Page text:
Two points to remember: 1) Travelers can’t leave reviews on trivago, and 2) trivago can’t remove old guest reviews from your profile, and so you’ll need to reach out to the sites where those were posted. The reason is that we show ratings and reviews as we do for rates, by aggregating them from third parties across the Internet.
Find the sweet spot with your rates
Rate management isn’t exclusive to big hotel chains. Small and medium-sized hotels can set up their “Goldilocks pricing strategy” with rates that aren’t too high or too low but just right.
Though the actions that go with rate management may seem daunting, they don’t have to be. Every hotel is unique, so it’s a matter of finding a pricing strategy that works best. Let’s have a look at a few common practices to follow:
Revenue management forecasting is your starting point to plan for the coming year or for the next season if that’s how your property operates. Coupled with historical data as your guiding light, you’ll be able to make key decisions on your room pricing, promotions, and distribution based on anticipated demand and performance.
Once you’ve set your future rates, you’ll want to see if your forecasting is accurate. When you’re evaluating those, whether in your channel manager, rate shopper, or daily reports, consider them in two ways: With a “horizontal ranking,” you’ll be able to assess how your rates appear across your partner booking sites for consistency and competitiveness. Keep in mind that to increase direct traffic for your property, your website rates need to be more appealing than the rates you’re advertising on OTAs.
When you analyze your room rates on a “vertical ranking,” you’ll be able to measure how those compare to your competitors. Although you don’t want to let them dictate your pricing strategy, look at them in terms of the products and services they’re offering because that’s what your potential guests are checking, too.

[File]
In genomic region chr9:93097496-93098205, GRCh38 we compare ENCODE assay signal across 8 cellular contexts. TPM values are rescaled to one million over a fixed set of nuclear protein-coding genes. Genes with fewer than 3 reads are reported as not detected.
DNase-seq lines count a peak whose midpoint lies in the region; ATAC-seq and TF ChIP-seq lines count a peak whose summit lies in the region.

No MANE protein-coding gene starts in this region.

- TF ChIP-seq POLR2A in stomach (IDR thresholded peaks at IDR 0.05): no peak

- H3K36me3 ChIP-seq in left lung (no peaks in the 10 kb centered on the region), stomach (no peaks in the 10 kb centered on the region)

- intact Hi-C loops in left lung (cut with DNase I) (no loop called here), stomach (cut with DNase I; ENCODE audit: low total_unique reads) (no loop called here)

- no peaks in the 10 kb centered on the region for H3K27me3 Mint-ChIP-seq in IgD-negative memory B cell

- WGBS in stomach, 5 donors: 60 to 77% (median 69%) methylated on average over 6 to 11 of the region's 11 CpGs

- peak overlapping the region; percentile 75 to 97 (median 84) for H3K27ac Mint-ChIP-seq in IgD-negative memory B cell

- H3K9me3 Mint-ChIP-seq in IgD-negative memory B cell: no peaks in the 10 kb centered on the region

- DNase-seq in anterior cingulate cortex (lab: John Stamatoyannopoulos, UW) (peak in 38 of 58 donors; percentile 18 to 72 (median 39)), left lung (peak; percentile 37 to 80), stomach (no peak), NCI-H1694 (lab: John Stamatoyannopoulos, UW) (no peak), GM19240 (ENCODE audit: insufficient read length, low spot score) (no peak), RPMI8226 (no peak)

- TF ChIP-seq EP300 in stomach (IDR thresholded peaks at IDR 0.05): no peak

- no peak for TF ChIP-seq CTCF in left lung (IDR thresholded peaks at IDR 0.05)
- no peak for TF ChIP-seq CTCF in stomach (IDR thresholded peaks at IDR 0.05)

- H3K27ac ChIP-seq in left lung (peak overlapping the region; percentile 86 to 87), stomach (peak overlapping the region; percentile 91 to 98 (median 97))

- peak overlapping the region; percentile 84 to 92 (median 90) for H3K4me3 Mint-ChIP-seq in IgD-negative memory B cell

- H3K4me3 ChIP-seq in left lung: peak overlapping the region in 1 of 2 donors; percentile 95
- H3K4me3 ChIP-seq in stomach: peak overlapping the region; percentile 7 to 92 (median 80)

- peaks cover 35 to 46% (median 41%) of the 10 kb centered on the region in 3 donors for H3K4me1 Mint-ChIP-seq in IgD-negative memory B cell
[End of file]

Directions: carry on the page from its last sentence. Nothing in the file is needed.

For instance, are your room rates the same as your main competitors’ but yours exclude breakfast? Then you ought to consider lowering your rates to be more attractive and, of course, reasonable.
Put your website rates in front of travelers
The multitude of reimbursement issues travelers faced at the beginning stages of the global pandemic of 2020 certainly left their mark.
When homebound travelers were finally able to pack their bags and hit the road again, the distribution landscape experienced a shift. Hotels noticed an upswing in travelers reaching out to them not only to get the latest conditions of the area firsthand, but to also book direct. In fact, an industry report by d-edge reveals that in Europe 32% of the total reservations between January and May were generated via a hotel’s website. For Asia-Pacific hotels, it was 41%.
How can hoteliers like you keep the momentum going to drive direct traffic?
trivago’s Rate Connect, for example, enables you to advertise your website rates on your profile. As soon as potential guests click on those rates, we’ll send them straight to you.
When they book directly with you, the first-party data that comes with the booking is yours to keep, too. This puts you in the driver’s seat to engage with your future guests leading up to check-in, as well as motivate them to stay again in the future. What a great way to build loyalty, generate repeat business, and grow the fan base for your property.
If you’d like personalized assistance with starting Rate Connect or even expert tips on how to optimize your current Rate Connect campaign on trivago, let us know today. Just click on the Support button on the bottom right, fill in the short form with your contact details, and a trivago Account Manager will be happy to get in touch with you.
Promote your official direct rates to boost bookings.
As a leading metasearch, trivago is a marketing channel for hoteliers to connect with the millions of travelers worldwide who come to search for and discover their ideal accommodation. By taking a proactive approach towards increasing your visibility on trivago, you’ll be able to benefit from attracting and then activating potential guests to book their stay with you.
Featured image by: Bruno Maceiras from Pexels